7. Let The Kids Control The Radio

Your music matters, but you need more unknown sounds. Algorithms only feed you versions of what you already like. Broaden your horizons by playing out-of-the-box stations or, say, tuning an internet radio to a random international station. Another option: Your kids. They probably listen to much different stuff. Some of the songs you’ll hate, but some you’ll like — a lot — and since you don’t have to worry about appearances, you can enjoy it freely. But don’t keep it to yourself. At school pickup say, “Olivia Rodrigo makes fun tunes.” Another dad might respond, “I know,” and a new conversation is born — having the “guts” to bring things up always gets viewed as interesting, says Markman.

8. Start Your Story With Pop

Hey Martha, guess what? It’s an immediate hook, but don’t slow down. If your main point is This celebrity was in my cycling class, there’s no need for details about your drive to the gym. If people want more, they’ll ask. Keep the story linear and concise, so it’s easier to process. “No one wishes things were less clear,” McLendon says.

9. Bring Back Some Of The Old You

You used to get indignant or make jokes, but you’ve muted that in the name of fitting in. Your uniqueness has to return in doses. Maybe it’s speaking up at a school committee meeting or making a comment to break up a heavy topic. It’s a risk, but without that tension, you’re playing not to lose rather than leaving an impression. “You seek to explore the oceans while keeping one foot on the shore,” Pearson says.

10. Dig Deeper

Make it a point to genuinely seek out answers instead of saying “I don’t know” and leaving it at that. To questions your kids ask and to those that just happen organically when you’re with your spouse or friends. This will create the curiosity habit, so when questions like Does Antarctica have a government? Or Can bees tell time? (Yep!) come up, your reflex is: “Let’s find out.” Give Google a workout. But then, go further. Find a book or documentary on the subject. Seek out a local exhibit. Don’t get caught up on “importance” — so what if you’re going down a rabbit hole about different kinds of chocolate or how sewer systems really work. It’s the quest that matters. And everybody learns something new.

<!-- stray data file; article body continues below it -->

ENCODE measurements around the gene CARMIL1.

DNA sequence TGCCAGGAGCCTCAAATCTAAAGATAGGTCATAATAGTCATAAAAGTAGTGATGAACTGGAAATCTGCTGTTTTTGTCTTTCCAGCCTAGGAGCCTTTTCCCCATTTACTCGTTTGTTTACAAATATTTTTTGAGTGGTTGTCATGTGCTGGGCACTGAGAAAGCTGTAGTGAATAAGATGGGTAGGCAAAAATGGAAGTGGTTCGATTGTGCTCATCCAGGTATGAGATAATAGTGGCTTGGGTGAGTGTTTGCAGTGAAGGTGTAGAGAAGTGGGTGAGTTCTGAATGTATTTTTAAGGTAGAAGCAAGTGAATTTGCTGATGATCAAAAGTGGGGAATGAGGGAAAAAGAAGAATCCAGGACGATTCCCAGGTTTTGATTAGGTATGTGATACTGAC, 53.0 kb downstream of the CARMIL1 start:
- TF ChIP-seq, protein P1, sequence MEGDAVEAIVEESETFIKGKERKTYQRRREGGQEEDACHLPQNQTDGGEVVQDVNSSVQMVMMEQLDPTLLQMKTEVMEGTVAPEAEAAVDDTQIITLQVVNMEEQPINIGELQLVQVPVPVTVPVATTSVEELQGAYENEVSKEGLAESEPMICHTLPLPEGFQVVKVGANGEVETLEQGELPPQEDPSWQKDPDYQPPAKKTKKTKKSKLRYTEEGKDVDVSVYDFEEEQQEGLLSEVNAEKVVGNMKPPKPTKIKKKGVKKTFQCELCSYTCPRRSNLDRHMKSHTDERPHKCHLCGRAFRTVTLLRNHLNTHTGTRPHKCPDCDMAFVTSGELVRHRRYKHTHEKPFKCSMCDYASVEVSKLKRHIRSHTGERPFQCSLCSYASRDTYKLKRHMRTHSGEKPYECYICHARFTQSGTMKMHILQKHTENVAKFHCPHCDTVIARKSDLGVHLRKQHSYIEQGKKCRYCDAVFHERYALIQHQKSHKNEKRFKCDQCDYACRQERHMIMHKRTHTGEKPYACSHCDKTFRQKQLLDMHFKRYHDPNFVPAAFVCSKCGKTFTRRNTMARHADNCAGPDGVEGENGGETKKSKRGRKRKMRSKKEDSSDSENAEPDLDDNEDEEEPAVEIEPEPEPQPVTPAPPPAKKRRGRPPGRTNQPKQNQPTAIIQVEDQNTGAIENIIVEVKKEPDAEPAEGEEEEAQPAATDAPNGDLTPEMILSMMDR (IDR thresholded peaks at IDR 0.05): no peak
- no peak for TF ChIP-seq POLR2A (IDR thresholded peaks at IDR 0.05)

11. Flip The Script On Date Night

You know creativity and fun are good for you relationship but they probably don’t make an appearance all that often. Change that. Order one of those subscription murder mystery boxes. Find a fun local event to try. Pick up dinner from a new place just because. The everyday is shaken up and it’s because of you. “It creates that novelty in a relationship,” Shebib says. “It makes you look at someone in a different way.”

12. Find A Good Book

You have loads of options here. Booksellers, your local librarians, Reddit suggestions. But another source is your dad friends. They have the same time and energy constraints so their suggestions have serious potential, McLendon says. But you’re never committed to finishing. Use librarian Nancy Pearl’s guideline for how long to stay with a book: 50 pages if you’re under 50 years old; 100 pages minus your age if you’re over.

13. Put Spontaneity On The Calendar

Pick the day that’s most open and commit to trying a new workout, meal, music — anything. Put a bunch of options in a hat and do whatever gets picked. Do it as a family, solo, or with your spouse. If it’s great, you’ve expanded your options and helped you to bond as a unit. If it’s horrible, you have a good story. And while it might seem forced, so what? “It’s still a level of spontaneity because it’s not typically what you do,” Shebib says.

14. Tell People What You Really Think

Being an attentive listener and asking open-ended questions is great. But so is asking, “Can I give you my take on it?” if you feel strongly that another perspective is needed. You’re disagreeing without judging or getting nasty, and you’re letting the other person give you the space to open up the conversation. It’s a social risk, but constant silence does you no good. Says Rego, “How will people know if you’re interesting if you don’t share anything?”